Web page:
Northlands’ Italian stars get sponsorship from Italian government

2013-12-04 00:00

INTERCONTINENTAL friendship went a step further in Northdale yesterday when 11 children who have shown an aptitude for Italian received cash prizes sponsored by the Italian government.

Northlands Primary School in Pietermaritzburg is the only government school in the country that offers free Italian lessons to over 300 pupils, an initiative started four years ago when Graziella Maggesi, founder of the local Società Dante Alighieri, began teaching about 40 children. At the time, Maggesi was also working with another organisation, Un Ponte Per la Vita (A Bridge to Life), which was giving food to a small group of needy children at the school. Northlands serves a poor community and over 400 children at the school receive free meals and school uniforms sourced from various sponsors.

Maggesi suggested to headmaster Vishnu Naidoo that food for the mind might be beneficial too, and could reach more children.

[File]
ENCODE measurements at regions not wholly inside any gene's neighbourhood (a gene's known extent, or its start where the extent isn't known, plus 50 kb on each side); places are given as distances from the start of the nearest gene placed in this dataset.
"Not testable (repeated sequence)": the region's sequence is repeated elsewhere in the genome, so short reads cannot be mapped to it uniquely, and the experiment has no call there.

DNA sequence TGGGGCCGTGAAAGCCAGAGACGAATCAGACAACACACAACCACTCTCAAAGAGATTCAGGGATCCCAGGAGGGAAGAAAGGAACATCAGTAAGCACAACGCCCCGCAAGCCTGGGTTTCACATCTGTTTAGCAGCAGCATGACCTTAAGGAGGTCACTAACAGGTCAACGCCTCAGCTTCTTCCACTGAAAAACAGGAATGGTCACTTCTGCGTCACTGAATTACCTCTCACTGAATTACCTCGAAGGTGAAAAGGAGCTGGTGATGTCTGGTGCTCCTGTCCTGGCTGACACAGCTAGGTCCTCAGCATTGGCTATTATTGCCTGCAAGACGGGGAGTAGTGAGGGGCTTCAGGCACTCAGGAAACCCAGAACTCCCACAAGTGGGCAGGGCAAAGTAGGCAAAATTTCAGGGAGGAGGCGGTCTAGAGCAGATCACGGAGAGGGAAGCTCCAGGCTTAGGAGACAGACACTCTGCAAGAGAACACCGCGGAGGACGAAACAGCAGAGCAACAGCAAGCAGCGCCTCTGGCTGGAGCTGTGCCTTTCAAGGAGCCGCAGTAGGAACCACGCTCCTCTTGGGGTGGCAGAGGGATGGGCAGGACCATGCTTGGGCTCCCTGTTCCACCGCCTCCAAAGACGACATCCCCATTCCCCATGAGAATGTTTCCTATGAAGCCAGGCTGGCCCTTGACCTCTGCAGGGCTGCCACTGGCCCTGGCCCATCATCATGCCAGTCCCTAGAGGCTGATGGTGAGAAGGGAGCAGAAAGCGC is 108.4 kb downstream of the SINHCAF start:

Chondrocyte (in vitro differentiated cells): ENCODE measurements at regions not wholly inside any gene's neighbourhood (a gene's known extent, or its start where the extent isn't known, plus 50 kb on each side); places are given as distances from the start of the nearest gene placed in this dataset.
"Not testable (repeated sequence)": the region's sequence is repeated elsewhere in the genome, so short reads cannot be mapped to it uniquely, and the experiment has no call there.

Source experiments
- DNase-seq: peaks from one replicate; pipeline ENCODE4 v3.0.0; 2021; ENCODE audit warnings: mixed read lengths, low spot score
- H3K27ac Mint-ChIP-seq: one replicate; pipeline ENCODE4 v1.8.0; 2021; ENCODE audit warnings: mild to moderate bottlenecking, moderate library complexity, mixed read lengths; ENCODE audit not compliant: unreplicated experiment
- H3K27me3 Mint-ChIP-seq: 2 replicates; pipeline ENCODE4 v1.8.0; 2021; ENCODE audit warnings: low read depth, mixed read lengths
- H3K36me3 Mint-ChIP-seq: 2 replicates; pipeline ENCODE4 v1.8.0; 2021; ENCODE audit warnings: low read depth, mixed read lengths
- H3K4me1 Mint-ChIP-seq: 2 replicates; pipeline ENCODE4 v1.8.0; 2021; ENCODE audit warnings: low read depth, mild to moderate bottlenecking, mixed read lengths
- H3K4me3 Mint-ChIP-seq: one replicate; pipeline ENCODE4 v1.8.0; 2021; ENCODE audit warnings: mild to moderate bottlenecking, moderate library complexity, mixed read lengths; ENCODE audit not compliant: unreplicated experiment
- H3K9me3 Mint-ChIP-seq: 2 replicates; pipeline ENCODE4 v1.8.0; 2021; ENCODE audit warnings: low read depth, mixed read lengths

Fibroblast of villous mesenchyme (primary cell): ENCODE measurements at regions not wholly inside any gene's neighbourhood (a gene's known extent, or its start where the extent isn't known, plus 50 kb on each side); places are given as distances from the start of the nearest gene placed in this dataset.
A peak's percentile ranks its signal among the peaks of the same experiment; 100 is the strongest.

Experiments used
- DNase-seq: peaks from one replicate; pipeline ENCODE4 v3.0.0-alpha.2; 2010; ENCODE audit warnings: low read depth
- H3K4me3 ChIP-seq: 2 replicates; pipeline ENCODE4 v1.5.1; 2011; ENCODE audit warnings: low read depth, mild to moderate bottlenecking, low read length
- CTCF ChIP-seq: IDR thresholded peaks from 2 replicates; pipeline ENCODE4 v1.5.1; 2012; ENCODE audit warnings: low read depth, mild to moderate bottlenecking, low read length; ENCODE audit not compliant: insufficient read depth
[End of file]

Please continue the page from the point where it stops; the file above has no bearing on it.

“To give food only helps a small group. Helping the school helps everybody,” she explained. “I said Italian can broaden the horizon of the children and open the world to them.”

The classes were a success and Maggesi suggested offering them to more children. Nine classes from Grade 4 to 9 now have one half-hour class a week, and the top pupil in each class was awarded a prize of R1 000 yesterday to be used for school fees and pocket money. In two classes, two pupils shared the prize, making the number of recipients 11.

Maggesi would like to organise a trip to Italy for the top pupils, but must first raise the money needed. In the meantime, the school has had a steady flow of visitors including representatives from the Italian consulate. It’s also received money for chairs for the computer room.

Earlier this year, the grade three class was twinned with a similar class at an Italian primary school, Scuola Elementare Niccolo Machiavelli in San Casciano, Florence, with the aim of starting a cultural and social exchange of experiences of daily academic life between the children.

“It’s phenomenal,” said Naidoo about the impact of the school’s brush with Italian. “The response from the children has been amazing. There’s much more interest in Italy and more books are being read, not just on Italy but Europe itself. It shows them that there’s more out there. It’s really opening up their minds.”

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